Summer has me feeling like a hippie in some ways. I guess the modern phrase involves words like “green movement” and “sustainable living.” But there’s something about these beautiful sunny days spent digging in the dirt and reading in the shade, watching my children play happily in a sandbox (rather than with an XBox) that causes me to remember why we love this planet. I could let my hair grow long, and stop wearing makeup. We could go off the grid and trade local produce with neighbors. I could make our own soap, and illegally raise chickens in our backyard for eggs and meat. We could stay up late in tents with hundreds of strangers, listening to a dulcimer concert and subsequent squaredancing calls as we drift off to sleep (there might be a story behind this, but please don’t ask).
Seriously, though — do you find it disturbing how dependent on technology we have become? Electricity has been in common use for only 200 years, and in that short timespan we as a society have practically thown away centuries of basic skills like canning, hunting, and collecting rain water. Why waste time on those ancient, old-fashioned chores! We need all the extra minutes we can get, to keep up with our friends on Facebook and play a rousing Wii game of family golf.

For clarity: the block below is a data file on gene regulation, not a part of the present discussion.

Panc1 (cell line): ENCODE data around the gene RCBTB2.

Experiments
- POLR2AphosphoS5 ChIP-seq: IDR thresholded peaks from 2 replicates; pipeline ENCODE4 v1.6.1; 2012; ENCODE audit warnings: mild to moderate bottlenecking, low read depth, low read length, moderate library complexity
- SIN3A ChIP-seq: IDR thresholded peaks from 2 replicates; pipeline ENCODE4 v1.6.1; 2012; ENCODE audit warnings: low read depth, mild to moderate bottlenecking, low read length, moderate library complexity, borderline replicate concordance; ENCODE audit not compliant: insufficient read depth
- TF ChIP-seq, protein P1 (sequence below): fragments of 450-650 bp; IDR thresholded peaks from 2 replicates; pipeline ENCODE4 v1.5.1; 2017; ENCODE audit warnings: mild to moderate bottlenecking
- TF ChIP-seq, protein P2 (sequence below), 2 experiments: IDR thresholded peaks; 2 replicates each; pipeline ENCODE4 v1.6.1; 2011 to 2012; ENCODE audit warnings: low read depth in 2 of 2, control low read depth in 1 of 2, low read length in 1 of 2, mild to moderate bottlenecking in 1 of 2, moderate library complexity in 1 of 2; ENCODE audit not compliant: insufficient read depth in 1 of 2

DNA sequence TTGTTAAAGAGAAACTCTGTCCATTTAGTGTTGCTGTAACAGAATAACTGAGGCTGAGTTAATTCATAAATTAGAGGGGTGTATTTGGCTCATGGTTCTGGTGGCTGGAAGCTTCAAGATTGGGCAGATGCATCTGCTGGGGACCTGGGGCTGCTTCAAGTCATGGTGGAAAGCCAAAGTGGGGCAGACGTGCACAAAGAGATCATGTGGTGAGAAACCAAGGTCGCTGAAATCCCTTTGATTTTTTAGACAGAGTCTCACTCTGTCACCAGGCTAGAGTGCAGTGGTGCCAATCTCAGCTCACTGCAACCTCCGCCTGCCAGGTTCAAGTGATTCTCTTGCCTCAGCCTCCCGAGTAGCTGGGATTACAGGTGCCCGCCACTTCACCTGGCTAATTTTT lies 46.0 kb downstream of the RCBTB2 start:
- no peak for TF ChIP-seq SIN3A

It’s ironic to me that we go to the Internet to find out information about how to live green — and that this makes us progressive and forward-thinking — when many of these concepts had actually been practiced for centuries before our electrical modern conveniences.
Don’t get me wrong — I enjoy the perks of living in the 21st century, perks like the iPhone I’ll be getting in July, and this blog I’m writing. But maybe this summer I’ll spend less time online or otherwise plugged in, and more time participating in actual life. I may even teach myself and the kids about home canning. You never know when we might need these skills again.